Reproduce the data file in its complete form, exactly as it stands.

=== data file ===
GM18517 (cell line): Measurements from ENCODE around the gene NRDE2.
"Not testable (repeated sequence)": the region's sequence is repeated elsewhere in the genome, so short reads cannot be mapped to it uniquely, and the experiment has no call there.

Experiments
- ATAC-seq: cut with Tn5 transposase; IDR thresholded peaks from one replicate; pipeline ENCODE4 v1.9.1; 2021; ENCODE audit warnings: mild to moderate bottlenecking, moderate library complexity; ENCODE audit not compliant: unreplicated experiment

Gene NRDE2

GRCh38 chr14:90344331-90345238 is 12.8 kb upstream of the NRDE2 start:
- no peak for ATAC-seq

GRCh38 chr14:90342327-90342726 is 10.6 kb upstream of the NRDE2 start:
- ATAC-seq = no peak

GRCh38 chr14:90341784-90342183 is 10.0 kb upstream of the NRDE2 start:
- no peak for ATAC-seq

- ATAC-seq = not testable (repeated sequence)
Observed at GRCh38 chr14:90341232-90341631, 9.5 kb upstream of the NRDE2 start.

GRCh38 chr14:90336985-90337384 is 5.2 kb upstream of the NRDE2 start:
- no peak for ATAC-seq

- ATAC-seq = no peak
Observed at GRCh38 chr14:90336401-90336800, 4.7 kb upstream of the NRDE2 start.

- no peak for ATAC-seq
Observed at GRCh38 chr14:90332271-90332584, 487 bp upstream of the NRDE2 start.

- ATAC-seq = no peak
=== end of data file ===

GM18517 (cell line): Measurements from ENCODE around the gene NRDE2.
"Not testable (repeated sequence)": the region's sequence is repeated elsewhere in the genome, so short reads cannot be mapped to it uniquely, and the experiment has no call there.

Experiments
- ATAC-seq: cut with Tn5 transposase; IDR thresholded peaks from one replicate; pipeline ENCODE4 v1.9.1; 2021; ENCODE audit warnings: mild to moderate bottlenecking, moderate library complexity; ENCODE audit not compliant: unreplicated experiment

Gene NRDE2

GRCh38 chr14:90344331-90345238 is 12.8 kb upstream of the NRDE2 start:
- no peak for ATAC-seq

GRCh38 chr14:90342327-90342726 is 10.6 kb upstream of the NRDE2 start:
- ATAC-seq = no peak

GRCh38 chr14:90341784-90342183 is 10.0 kb upstream of the NRDE2 start:
- no peak for ATAC-seq

- ATAC-seq = not testable (repeated sequence)
Observed at GRCh38 chr14:90341232-90341631, 9.5 kb upstream of the NRDE2 start.

GRCh38 chr14:90336985-90337384 is 5.2 kb upstream of the NRDE2 start:
- no peak for ATAC-seq

- ATAC-seq = no peak
Observed at GRCh38 chr14:90336401-90336800, 4.7 kb upstream of the NRDE2 start.

- no peak for ATAC-seq
Observed at GRCh38 chr14:90332271-90332584, 487 bp upstream of the NRDE2 start.

- ATAC-seq = no peak